There was no consideration of optics at all. In the case of the late Premier Kotelawala, it could be argued that there were no special hardships that he was responsible for when it came to governance.

That did not stop him from being pilloried for being tone-deaf when it came to alienating the people with his aloofness and his indifference to optics. He rubbed things in by belittling the desire of the people to decisively back measures such as naming Sinhala as the national language.

Though in retrospect there can be several political interpretations with regard to this nationalist policy, there was no need for Kotelawala to seek to belittle the emerging tide of nationalism.

Though it can be argued that nobody is belittling the people today when they are engaged in existential battles, that in effect is what happens when politician engage in petty-politicking when there are concerns that are existentially important to the people such as the supply of essentials etc.


There is an added perception these days that corruption among the political classes has led to a lot of today’s woes. MP Shankiyan Rasamanikkam has been one of the few that have been able to put his finger on these concerns and bring them to the fore, even though he has said he runs the risk of running afoul of Parliamentary privilege.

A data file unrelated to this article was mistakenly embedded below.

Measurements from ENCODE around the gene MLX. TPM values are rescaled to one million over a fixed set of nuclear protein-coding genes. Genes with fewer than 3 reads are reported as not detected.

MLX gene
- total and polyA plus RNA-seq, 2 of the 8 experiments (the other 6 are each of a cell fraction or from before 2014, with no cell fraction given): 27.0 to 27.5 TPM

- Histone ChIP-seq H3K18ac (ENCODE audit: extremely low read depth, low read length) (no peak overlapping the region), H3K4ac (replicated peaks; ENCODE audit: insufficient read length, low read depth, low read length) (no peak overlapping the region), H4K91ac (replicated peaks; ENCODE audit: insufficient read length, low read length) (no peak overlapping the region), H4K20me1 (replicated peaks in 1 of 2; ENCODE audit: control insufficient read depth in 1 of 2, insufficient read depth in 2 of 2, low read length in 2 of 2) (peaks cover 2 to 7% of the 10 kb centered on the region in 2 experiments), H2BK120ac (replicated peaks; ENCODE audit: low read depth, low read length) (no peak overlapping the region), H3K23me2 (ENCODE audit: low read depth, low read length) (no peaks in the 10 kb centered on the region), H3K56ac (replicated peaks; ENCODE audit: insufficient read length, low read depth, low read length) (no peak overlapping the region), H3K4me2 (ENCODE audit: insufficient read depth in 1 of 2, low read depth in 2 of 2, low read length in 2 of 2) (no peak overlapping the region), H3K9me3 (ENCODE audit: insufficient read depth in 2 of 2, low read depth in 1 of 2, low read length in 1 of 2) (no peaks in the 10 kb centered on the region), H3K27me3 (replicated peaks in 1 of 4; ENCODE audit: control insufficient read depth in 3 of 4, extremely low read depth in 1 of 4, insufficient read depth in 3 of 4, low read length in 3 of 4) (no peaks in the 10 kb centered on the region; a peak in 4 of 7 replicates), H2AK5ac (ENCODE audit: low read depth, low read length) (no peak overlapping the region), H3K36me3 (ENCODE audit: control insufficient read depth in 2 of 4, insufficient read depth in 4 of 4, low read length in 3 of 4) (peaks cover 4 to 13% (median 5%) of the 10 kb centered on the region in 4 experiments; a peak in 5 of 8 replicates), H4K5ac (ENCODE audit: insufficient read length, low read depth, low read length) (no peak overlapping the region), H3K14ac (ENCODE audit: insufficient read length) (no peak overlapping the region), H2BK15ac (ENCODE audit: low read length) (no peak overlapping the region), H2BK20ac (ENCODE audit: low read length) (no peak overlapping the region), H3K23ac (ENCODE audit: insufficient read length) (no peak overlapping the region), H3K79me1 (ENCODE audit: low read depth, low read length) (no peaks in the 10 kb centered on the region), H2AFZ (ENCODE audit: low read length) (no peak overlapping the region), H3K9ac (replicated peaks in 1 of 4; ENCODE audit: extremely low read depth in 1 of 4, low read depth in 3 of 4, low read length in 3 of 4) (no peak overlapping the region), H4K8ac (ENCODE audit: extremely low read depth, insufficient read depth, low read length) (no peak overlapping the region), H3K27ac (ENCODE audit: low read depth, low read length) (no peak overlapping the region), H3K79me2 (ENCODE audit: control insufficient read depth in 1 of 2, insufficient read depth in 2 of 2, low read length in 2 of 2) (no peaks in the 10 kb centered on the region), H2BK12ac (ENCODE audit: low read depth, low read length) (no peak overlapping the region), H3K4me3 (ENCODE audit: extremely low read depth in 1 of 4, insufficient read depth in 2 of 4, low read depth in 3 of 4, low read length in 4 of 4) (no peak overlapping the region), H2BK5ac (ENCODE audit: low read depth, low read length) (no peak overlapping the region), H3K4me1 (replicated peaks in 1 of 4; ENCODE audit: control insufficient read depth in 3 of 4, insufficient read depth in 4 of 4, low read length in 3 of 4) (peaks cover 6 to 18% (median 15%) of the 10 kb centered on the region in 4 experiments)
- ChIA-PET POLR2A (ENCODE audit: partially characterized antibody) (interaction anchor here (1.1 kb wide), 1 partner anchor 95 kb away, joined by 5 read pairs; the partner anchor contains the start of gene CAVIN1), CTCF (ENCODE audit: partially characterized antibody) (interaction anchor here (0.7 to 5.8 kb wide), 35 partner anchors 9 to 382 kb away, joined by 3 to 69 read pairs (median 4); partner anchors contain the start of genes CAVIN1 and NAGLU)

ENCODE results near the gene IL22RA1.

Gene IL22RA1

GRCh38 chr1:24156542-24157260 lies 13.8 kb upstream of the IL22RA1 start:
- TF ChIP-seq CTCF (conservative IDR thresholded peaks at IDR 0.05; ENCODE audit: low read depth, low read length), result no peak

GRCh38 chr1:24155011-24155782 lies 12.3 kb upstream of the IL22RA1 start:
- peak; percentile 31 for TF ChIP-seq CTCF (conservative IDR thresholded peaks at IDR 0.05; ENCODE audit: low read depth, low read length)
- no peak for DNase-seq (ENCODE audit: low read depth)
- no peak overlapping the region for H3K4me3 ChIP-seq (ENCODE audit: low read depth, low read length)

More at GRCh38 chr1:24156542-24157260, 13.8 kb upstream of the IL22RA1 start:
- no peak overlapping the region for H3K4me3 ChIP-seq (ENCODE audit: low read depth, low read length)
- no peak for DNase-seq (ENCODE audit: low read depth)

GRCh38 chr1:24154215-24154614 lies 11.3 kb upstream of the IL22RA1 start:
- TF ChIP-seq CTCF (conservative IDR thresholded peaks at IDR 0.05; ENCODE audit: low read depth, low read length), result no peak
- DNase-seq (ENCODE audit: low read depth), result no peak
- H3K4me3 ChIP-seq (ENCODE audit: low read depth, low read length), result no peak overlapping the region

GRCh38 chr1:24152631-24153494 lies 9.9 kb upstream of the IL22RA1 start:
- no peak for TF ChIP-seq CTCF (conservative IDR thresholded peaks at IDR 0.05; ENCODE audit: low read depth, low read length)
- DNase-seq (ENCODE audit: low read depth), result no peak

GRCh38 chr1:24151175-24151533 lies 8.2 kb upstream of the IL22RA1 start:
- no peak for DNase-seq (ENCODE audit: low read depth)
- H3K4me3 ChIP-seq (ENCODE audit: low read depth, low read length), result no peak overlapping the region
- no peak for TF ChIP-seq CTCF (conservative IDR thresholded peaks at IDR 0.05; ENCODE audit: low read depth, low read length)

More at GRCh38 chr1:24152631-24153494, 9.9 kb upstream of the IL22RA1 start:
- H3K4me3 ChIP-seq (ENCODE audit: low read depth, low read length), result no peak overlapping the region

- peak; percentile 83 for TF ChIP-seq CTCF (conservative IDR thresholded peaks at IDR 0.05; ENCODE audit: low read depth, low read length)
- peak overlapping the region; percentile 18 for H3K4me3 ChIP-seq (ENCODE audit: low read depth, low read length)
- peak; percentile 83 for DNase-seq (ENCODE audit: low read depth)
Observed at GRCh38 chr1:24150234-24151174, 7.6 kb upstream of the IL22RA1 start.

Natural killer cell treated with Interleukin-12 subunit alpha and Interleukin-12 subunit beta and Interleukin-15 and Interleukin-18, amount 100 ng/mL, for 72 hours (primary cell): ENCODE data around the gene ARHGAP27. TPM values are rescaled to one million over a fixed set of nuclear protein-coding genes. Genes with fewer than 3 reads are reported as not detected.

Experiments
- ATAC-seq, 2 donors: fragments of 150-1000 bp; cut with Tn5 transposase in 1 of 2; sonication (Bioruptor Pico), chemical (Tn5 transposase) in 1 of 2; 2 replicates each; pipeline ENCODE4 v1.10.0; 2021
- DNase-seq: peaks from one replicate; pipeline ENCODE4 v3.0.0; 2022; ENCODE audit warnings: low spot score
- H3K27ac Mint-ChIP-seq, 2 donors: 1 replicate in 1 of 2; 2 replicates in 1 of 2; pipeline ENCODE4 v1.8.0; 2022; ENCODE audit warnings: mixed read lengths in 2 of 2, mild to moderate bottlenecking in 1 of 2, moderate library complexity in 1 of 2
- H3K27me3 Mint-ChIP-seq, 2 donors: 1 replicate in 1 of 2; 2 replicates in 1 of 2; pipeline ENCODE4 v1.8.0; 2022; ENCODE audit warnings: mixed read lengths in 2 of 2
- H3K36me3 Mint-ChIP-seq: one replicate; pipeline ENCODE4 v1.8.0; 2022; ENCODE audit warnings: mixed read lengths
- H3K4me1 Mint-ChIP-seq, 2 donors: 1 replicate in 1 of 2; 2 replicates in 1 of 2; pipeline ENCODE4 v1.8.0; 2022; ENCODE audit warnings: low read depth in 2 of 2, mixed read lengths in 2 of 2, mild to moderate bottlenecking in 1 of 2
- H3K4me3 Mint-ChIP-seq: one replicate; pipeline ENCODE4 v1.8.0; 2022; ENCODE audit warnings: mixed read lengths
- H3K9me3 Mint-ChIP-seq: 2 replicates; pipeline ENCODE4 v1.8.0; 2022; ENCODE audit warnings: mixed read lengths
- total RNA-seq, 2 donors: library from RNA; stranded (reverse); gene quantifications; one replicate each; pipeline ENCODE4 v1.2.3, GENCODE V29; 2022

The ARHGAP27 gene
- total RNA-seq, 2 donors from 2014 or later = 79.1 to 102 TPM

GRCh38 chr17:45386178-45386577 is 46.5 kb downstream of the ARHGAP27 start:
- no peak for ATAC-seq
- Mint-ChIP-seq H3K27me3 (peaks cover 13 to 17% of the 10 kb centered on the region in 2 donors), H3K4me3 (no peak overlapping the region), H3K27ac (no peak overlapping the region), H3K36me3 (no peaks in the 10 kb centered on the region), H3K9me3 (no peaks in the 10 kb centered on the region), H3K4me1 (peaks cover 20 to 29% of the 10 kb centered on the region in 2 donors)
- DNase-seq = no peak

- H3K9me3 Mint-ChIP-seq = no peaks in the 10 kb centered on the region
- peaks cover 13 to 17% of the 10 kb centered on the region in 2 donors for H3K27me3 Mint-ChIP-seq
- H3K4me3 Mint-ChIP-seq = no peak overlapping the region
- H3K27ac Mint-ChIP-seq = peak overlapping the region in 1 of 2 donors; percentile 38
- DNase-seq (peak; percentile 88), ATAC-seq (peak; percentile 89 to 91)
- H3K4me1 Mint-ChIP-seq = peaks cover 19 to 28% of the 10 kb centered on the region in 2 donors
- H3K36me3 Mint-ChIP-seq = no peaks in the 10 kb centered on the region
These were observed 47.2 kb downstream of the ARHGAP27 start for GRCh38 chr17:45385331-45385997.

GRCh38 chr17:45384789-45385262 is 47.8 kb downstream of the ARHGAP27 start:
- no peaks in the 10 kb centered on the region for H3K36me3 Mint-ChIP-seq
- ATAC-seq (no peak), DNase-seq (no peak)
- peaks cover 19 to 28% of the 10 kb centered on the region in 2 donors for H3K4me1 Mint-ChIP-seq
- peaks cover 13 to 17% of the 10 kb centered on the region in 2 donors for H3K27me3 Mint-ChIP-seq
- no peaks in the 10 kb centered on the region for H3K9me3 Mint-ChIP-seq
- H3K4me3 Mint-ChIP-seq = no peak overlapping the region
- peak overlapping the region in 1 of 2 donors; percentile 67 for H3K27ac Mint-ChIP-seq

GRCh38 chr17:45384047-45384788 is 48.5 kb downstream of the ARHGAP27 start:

But even though Rasamannikam has been telling his colleagues to pay heed there has hardly been any decent response from his Parliamentary colleagues. They have been either keener on compensation for the damage they have suffered, or the 21st Amendment.

The people cannot help but notice. Political opponents can never be termed ‘undesirables’ as a Presidential candidate learned in the U.S. to her cost. Yes of course, the Bar Association has made it clear that arson and looting would not be encouraged with recourse to legal aid, and that is exactly how things ought to be.

But yet there is no cause to make the troubles of MPs seem larger somehow than the travails of the people. That is crassness and insensitivity especially in these extremely difficult times, needless to say.

Political lessons being imparted in this day and age should be elementary but it’s embarrassing that politicians are oblivious.

Politicians should know by instinct when the tide seems to be turning against them. They are supposed to have a hand on the pulse of the people, but their taking things for granted has become more or less an ingrained trait now.

These attitudes are not healthy and would probably cause more upheaval than the system can endure, in the long run. Politicians have to think about the stresses they cause to the system. They have to be part of the solution, and not be part of the problem.